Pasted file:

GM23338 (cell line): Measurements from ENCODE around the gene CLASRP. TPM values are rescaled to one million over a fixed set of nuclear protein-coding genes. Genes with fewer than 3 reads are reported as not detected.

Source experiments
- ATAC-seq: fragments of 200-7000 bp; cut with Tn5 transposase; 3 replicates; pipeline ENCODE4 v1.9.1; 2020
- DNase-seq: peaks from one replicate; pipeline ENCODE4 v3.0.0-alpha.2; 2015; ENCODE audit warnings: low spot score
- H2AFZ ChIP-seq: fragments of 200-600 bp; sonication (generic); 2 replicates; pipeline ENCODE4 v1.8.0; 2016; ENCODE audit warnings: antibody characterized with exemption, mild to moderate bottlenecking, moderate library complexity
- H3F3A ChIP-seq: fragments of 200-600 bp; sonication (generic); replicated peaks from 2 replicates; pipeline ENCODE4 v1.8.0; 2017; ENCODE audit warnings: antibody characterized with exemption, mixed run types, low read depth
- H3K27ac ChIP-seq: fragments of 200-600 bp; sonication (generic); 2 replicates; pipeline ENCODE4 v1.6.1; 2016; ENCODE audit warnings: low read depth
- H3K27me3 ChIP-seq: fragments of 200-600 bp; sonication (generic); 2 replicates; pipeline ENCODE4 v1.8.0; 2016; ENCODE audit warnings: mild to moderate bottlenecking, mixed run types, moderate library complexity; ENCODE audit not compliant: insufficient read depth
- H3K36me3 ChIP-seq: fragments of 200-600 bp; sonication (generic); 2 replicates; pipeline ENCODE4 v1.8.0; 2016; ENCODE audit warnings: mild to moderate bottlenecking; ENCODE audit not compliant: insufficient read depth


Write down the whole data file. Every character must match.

GM23338 (cell line): Measurements from ENCODE around the gene CLASRP. TPM values are rescaled to one million over a fixed set of nuclear protein-coding genes. Genes with fewer than 3 reads are reported as not detected.

Source experiments
- ATAC-seq: fragments of 200-7000 bp; cut with Tn5 transposase; 3 replicates; pipeline ENCODE4 v1.9.1; 2020
- DNase-seq: peaks from one replicate; pipeline ENCODE4 v3.0.0-alpha.2; 2015; ENCODE audit warnings: low spot score
- H2AFZ ChIP-seq: fragments of 200-600 bp; sonication (generic); 2 replicates; pipeline ENCODE4 v1.8.0; 2016; ENCODE audit warnings: antibody characterized with exemption, mild to moderate bottlenecking, moderate library complexity
- H3F3A ChIP-seq: fragments of 200-600 bp; sonication (generic); replicated peaks from 2 replicates; pipeline ENCODE4 v1.8.0; 2017; ENCODE audit warnings: antibody characterized with exemption, mixed run types, low read depth
- H3K27ac ChIP-seq: fragments of 200-600 bp; sonication (generic); 2 replicates; pipeline ENCODE4 v1.6.1; 2016; ENCODE audit warnings: low read depth
- H3K27me3 ChIP-seq: fragments of 200-600 bp; sonication (generic); 2 replicates; pipeline ENCODE4 v1.8.0; 2016; ENCODE audit warnings: mild to moderate bottlenecking, mixed run types, moderate library complexity; ENCODE audit not compliant: insufficient read depth
- H3K36me3 ChIP-seq: fragments of 200-600 bp; sonication (generic); 2 replicates; pipeline ENCODE4 v1.8.0; 2016; ENCODE audit warnings: mild to moderate bottlenecking; ENCODE audit not compliant: insufficient read depth